A Glance Back in Time

Today, August 3, would have been my mother’s birthday, and the irony of me once again living in her native country is only one of the many things on my mind as I write this.

The last of four children, my mother, Ligia María, was born in 1930 in San Juan de Tibás, a well planned little town on the northern edge of San José that nearly became the capital of Costa Rica.

Her paternal grandfather was a tall blue-eyed Prussian from Danzig, and her maternal great grandfather was an equally tall blue-eyed Swede. Both men married Costa Rican women, contributing to the multi-cultural heritage that many Costa Ricans claim today. Although my mother was one of the few in her family to have dark eyes, she did inherit some extra height, which would earn her the coveted position of flag bearer in high school parades.

Her maternal grandfather owned much of the land surrounding the central park of what is now called simply Tibás, and each of his ten children received a piece of land on which to build their own home. Most of those homes were lined up shoulder to shoulder on the north side of the park or around the sides of the same block. Many of the back yards connected on the inside.

Because of those ten children, my mother had the privilege of growing up among 41 first cousins, most of whom lived within a hundred yards of one another. I can’t imagine how that must have been! Fun, maddening, comforting, boisterous, irritating—all of the above. Her grandmother lived next door, and was apparently a gentle counterbalance to her mother’s rigid and often hard character.

Her father spoke several languages and attended college in New York before returning to Costa Rica as a CPA to marry my grandmother, a trained seamstress. Between them, they managed to send all four children to private schools, no small feat in their day. Expectations were high, and slacking off was not an option.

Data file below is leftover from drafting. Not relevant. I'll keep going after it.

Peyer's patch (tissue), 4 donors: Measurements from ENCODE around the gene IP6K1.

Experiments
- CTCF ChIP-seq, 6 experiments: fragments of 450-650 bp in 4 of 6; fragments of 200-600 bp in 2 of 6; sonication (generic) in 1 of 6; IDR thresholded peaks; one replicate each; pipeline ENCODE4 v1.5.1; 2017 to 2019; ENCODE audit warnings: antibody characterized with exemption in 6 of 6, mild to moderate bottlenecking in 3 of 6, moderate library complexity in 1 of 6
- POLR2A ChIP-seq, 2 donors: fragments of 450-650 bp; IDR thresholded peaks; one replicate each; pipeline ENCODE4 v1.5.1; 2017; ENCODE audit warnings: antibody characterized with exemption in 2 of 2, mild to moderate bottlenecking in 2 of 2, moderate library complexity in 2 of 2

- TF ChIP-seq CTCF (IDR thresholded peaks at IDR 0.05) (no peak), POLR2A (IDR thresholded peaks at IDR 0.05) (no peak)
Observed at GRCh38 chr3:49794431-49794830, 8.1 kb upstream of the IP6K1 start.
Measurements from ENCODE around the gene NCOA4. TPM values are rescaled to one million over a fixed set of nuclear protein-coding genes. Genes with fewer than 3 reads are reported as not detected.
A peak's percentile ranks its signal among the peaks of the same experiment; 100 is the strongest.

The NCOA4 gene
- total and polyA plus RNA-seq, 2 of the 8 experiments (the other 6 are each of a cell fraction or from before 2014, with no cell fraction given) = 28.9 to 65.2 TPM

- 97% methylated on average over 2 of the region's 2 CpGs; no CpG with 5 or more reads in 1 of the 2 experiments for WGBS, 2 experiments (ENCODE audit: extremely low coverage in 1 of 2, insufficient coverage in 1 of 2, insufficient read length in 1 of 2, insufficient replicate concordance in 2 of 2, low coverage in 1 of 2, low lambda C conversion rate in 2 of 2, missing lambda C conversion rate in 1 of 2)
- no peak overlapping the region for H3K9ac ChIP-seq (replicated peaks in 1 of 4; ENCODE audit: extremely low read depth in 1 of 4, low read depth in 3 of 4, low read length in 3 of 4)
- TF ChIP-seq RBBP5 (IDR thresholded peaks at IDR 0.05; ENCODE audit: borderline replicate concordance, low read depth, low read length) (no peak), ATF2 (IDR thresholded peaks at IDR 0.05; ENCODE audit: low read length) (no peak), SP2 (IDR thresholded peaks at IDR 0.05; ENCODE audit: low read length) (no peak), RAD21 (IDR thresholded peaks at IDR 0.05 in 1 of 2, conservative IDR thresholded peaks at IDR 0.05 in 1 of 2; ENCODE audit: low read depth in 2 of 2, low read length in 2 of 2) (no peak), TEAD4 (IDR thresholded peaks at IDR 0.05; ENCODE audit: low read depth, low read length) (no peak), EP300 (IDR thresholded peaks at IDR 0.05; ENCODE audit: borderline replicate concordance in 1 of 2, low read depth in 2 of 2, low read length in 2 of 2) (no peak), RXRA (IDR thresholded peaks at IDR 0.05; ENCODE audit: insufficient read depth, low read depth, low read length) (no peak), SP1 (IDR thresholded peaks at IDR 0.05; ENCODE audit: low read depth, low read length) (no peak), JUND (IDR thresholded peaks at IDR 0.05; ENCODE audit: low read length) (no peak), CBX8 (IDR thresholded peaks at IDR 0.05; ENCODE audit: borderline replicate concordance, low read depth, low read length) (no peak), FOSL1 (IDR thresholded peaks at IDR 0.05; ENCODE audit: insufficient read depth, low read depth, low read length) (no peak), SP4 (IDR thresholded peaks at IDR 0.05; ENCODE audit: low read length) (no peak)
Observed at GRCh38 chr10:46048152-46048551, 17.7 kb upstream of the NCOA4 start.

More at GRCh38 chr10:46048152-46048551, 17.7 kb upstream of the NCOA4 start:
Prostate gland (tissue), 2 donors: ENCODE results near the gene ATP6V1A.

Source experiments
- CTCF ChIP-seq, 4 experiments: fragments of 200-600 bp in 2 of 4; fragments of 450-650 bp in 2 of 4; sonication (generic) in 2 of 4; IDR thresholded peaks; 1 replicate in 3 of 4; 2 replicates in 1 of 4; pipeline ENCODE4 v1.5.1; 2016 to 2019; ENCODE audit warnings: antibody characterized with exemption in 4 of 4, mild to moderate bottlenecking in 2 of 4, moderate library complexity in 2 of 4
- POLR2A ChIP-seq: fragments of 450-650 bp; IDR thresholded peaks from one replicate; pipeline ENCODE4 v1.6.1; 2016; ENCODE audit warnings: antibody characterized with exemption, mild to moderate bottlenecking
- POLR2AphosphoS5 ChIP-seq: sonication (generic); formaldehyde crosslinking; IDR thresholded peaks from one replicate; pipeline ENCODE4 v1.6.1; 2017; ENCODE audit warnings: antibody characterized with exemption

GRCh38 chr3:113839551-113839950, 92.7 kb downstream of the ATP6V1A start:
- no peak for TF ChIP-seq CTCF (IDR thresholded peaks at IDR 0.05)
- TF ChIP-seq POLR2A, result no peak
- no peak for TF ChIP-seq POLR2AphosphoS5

Although they were far from wealthy, her family struggled less than many others. Her father had an administrative position in the growing electric company. Hers was a small family. Nothing was wasted, and resources were frugally managed. Extended family members shared a great deal whether it was surplus eggs, fruit, fabric for clothing, or labor when building on another room or fixing a roof.

The farmhouse her mother was born in was across the river on a bluff overlooking Tibás, and there were countless picnics and family gatherings up there. Even though by then her grandmother had been living in Tibás for decades, the coffee farm was still owned and worked by family members.

Huge boulders and one giant flat rock surrounded a swimming hole of sorts in the river below the farmhouse. My mother and her cousins all learned to swim in that cold but pristine water, often under the tutelage of her athletic father.

Ligia the daredevil delighted in telling stories about her childhood. One was of roller skating down a steep gravel hill and slamming into a bull in the field at the end because by the time she saw him, it was too late to stop. She went over the bull and luckily for her, by the time he regained his composure, she was able to put a safe distance between them. It would not be her last encounter with a bull.

Another time she slipped while climbing an orange tree she had just been specifically told to stay out of because it had been raining. For the uninitiated, smooth citrus tree bark gets slippery when wet, and native citrus trees have 1-3 inch long needle sharp thorns on them. You can imagine what happened. She had a hard time getting back out of the tree, and had to limp home trying to hide the torn dress as well as the blood streaming out of her leg. Hiding her injuries from her mother was a recurrent theme.

Although she spent most of her spare time with cousins, she had a school friend who would be a lifelong best friend. Cecilia lived in San José, but her family had a farm in Turrialba where they would go for days or weeks at a time during school vacations. Most of the time they went by bus, then walked the rest of the way to the farm itself.